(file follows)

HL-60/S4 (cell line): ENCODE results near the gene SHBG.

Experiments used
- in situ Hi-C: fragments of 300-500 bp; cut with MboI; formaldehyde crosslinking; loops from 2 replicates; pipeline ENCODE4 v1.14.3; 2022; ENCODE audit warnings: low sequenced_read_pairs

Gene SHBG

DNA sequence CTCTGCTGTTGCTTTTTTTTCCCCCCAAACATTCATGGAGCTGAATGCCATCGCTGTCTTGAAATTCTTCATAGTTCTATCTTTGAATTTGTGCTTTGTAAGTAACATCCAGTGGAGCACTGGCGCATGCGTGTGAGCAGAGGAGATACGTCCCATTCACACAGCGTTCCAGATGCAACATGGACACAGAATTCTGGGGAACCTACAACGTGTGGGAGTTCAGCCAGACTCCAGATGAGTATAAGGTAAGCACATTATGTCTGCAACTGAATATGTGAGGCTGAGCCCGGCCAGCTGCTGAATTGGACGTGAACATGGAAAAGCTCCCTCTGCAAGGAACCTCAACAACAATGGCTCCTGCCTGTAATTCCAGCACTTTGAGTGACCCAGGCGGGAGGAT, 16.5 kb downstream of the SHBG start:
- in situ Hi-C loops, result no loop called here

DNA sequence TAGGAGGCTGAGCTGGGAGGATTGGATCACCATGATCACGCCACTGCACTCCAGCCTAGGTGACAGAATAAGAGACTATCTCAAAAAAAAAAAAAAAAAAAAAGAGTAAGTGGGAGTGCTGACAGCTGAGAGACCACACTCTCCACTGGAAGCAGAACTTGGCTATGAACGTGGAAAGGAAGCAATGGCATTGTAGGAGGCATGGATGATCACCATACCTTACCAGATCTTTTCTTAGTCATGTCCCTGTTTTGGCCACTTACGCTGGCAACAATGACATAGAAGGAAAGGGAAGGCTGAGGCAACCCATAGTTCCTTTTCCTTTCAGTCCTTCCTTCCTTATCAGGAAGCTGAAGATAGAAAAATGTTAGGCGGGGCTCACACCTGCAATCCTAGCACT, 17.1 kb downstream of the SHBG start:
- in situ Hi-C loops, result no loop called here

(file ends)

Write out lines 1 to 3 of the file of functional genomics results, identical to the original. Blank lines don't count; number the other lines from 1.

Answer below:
HL-60/S4 (cell line): ENCODE results near the gene SHBG.

Experiments used
- in situ Hi-C: fragments of 300-500 bp; cut with MboI; formaldehyde crosslinking; loops from 2 replicates; pipeline ENCODE4 v1.14.3; 2022; ENCODE audit warnings: low sequenced_read_pairs